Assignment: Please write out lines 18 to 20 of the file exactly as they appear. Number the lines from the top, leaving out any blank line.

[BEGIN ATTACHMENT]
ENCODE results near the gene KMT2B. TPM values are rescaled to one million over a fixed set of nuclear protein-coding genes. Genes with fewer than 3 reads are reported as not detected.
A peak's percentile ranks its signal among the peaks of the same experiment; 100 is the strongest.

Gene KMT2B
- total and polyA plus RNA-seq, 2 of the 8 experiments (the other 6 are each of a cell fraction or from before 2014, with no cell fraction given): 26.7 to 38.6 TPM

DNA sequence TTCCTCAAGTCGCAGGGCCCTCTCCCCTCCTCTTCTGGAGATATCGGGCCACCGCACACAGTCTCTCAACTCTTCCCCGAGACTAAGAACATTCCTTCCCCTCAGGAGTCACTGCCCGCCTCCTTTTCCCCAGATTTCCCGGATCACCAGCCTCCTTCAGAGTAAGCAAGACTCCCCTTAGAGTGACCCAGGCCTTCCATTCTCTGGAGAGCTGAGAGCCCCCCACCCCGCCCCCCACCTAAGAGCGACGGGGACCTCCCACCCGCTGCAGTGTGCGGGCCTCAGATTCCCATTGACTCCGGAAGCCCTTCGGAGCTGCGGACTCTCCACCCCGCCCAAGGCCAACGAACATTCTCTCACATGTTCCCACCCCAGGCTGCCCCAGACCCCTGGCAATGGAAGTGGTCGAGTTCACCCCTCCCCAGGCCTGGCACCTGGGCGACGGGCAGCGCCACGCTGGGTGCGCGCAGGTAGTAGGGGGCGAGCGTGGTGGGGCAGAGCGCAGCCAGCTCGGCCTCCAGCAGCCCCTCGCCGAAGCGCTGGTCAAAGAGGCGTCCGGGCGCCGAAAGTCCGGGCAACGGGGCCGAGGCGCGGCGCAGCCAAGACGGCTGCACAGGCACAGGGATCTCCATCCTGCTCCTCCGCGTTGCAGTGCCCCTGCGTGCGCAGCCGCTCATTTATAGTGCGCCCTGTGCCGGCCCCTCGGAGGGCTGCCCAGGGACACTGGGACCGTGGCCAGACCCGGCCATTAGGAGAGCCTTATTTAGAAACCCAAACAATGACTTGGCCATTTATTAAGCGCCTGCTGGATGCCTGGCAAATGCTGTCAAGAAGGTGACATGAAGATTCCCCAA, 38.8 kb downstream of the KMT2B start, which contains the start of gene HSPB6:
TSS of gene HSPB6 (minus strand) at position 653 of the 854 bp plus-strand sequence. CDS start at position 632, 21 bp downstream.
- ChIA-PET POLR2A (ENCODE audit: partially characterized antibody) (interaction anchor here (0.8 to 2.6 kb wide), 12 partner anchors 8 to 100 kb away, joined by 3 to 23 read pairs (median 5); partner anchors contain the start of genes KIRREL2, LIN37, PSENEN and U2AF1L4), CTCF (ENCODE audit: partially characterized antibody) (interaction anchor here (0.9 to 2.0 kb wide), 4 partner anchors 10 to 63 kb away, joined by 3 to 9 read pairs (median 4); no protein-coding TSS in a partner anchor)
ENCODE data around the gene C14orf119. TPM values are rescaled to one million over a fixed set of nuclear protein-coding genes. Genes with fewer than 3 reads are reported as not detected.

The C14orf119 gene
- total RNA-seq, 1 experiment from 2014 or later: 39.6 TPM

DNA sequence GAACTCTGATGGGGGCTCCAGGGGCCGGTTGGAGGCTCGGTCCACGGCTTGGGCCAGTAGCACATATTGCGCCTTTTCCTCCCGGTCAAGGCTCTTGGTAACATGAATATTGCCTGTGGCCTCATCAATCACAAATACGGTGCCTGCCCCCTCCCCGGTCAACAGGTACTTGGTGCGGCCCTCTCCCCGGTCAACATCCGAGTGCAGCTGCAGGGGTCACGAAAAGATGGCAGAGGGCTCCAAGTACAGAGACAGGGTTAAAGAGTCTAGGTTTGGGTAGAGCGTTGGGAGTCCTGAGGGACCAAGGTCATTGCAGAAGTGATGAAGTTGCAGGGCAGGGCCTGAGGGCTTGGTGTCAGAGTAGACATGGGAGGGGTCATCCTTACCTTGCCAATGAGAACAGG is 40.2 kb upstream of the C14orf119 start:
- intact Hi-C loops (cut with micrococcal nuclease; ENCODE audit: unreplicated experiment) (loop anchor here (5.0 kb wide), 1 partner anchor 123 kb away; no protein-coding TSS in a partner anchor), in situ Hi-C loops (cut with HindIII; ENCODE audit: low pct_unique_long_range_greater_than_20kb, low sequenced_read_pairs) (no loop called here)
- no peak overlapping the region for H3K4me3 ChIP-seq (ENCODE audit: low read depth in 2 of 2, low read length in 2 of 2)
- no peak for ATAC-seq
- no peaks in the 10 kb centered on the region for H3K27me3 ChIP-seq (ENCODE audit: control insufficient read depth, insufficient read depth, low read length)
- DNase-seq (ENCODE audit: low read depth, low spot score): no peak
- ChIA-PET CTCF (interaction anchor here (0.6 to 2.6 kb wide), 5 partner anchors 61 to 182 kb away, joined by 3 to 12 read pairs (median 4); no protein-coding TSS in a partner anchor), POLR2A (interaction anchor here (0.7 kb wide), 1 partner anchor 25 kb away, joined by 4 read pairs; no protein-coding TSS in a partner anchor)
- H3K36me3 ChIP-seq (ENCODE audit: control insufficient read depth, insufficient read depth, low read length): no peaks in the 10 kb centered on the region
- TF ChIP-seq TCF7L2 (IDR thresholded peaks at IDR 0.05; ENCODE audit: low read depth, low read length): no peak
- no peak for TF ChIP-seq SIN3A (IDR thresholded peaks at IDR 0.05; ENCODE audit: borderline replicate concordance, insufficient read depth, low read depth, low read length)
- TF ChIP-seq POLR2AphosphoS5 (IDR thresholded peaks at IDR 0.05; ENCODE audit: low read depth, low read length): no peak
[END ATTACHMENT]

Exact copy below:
- H3K36me3 ChIP-seq (ENCODE audit: control insufficient read depth, insufficient read depth, low read length): no peaks in the 10 kb centered on the region
- TF ChIP-seq TCF7L2 (IDR thresholded peaks at IDR 0.05; ENCODE audit: low read depth, low read length): no peak
- no peak for TF ChIP-seq SIN3A (IDR thresholded peaks at IDR 0.05; ENCODE audit: borderline replicate concordance, insufficient read depth, low read depth, low read length)